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Additional file 7. Appendix 7. Other systematic reviews of randomized controlled trials of the effect of interventions before hospital discharge on subsequent hospital readmission rates [82-92].

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Additional file 8. Appendix 8. Other systematic reviews of randomized controlled trials of the effect of multi-component interventions before and/or after hospital discharge on hospital readmission rates [78,93-122].

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Table 1. Meta-analyses of randomized controlled trials of the effect of clinical interventions before hospital discharge on subsequent hospital readmission rates

Table 2. Meta-analyses of randomized controlled trials of the effect of clinical interventions before and/or after hospital discharge on hospital readmission rates

Interventions before hospital discharge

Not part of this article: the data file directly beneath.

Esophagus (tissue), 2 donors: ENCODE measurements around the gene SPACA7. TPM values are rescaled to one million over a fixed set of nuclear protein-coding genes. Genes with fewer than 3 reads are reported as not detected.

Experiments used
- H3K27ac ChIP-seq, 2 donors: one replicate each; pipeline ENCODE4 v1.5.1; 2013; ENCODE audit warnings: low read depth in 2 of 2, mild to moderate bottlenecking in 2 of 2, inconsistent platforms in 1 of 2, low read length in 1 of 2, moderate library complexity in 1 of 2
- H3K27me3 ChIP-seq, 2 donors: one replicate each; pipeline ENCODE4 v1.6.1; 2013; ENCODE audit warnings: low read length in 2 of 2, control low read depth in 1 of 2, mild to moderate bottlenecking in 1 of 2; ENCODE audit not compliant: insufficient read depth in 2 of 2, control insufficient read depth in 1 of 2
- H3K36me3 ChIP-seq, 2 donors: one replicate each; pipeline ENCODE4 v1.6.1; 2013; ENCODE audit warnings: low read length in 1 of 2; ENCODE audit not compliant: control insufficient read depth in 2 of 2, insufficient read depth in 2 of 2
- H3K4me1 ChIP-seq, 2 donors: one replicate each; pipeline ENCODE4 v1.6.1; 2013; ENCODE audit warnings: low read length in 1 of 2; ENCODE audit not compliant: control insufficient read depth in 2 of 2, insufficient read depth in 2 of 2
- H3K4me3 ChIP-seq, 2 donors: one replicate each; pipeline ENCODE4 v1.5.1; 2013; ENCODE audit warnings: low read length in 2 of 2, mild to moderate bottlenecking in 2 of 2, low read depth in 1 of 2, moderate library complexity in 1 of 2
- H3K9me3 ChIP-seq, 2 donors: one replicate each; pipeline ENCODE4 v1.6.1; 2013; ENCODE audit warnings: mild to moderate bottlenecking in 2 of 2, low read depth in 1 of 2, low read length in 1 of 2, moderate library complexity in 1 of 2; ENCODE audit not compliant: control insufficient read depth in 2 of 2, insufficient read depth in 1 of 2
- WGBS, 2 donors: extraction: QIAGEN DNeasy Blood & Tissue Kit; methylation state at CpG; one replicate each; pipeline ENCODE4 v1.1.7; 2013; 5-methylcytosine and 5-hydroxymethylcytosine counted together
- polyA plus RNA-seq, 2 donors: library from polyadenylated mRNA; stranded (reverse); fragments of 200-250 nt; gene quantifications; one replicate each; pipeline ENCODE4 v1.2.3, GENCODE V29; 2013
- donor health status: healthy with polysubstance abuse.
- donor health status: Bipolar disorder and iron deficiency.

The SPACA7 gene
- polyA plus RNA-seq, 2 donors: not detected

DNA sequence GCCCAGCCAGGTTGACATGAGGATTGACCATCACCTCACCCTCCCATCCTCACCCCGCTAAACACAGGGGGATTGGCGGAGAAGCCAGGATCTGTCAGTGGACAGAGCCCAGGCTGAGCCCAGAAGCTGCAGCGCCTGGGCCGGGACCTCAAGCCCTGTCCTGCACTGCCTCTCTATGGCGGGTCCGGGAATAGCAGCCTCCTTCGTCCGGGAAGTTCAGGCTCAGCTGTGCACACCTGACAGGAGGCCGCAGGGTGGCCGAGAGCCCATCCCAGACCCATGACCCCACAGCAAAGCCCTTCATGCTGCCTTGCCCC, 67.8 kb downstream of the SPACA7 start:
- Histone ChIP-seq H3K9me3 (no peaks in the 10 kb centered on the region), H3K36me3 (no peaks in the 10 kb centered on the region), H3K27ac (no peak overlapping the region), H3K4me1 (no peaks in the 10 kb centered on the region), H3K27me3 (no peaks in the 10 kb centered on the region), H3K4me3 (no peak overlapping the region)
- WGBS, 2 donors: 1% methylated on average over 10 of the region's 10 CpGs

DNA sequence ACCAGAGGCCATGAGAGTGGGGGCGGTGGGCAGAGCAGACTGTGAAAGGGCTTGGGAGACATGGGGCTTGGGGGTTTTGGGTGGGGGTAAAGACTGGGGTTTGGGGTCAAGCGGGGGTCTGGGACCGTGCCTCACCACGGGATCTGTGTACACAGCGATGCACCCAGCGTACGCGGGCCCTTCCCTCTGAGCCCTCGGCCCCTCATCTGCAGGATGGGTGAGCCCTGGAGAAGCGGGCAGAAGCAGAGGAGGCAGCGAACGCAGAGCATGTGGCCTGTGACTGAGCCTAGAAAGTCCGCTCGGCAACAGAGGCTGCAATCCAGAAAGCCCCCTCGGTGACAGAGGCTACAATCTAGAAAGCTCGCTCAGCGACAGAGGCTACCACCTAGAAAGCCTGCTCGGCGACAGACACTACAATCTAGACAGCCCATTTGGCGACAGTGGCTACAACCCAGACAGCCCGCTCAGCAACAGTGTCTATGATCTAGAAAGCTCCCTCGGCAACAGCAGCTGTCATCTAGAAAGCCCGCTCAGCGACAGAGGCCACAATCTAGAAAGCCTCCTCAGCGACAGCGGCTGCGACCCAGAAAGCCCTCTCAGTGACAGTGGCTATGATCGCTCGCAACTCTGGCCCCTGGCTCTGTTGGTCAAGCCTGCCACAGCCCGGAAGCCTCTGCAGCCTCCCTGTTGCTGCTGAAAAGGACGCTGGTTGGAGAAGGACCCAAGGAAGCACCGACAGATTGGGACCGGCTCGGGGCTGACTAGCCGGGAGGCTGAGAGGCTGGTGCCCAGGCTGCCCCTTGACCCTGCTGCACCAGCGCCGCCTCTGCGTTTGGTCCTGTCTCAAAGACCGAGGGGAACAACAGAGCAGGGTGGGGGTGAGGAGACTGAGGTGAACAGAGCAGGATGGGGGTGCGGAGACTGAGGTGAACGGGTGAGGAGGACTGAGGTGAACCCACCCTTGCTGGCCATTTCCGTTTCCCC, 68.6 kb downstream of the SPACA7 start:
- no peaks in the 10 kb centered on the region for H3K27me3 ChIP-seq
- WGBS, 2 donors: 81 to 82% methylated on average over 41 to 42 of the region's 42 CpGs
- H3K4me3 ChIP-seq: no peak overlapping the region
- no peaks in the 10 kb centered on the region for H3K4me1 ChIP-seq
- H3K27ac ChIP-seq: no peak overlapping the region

The effect of inhospital interventions on subsequent HRR has been the subject of 11 meta-analyses [14,18,23-31] (Table 1). A single meta-analysis [25] indicated that the implementation of care pathways for stroke (1 RCT) reduced HRR by 85%. On the other hand, most other meta-analyses have indicated that multidisciplinary care plans in patients with specific disorders (2 meta-analyses, 6 and 3 RCTs) [23,24], inhospital geriatric case management units (5 meta-analyses, 1–8 RCTs) [26-30], and inhospital pharmacological consultations (1 meta-analysis, 8 RCTs) [31] had no significant effect on HRR. Geriatric consultation and assessment programs (3 meta-analyses, 1,3 and 10 RCTs) [18,26,30] produced inconsistent results.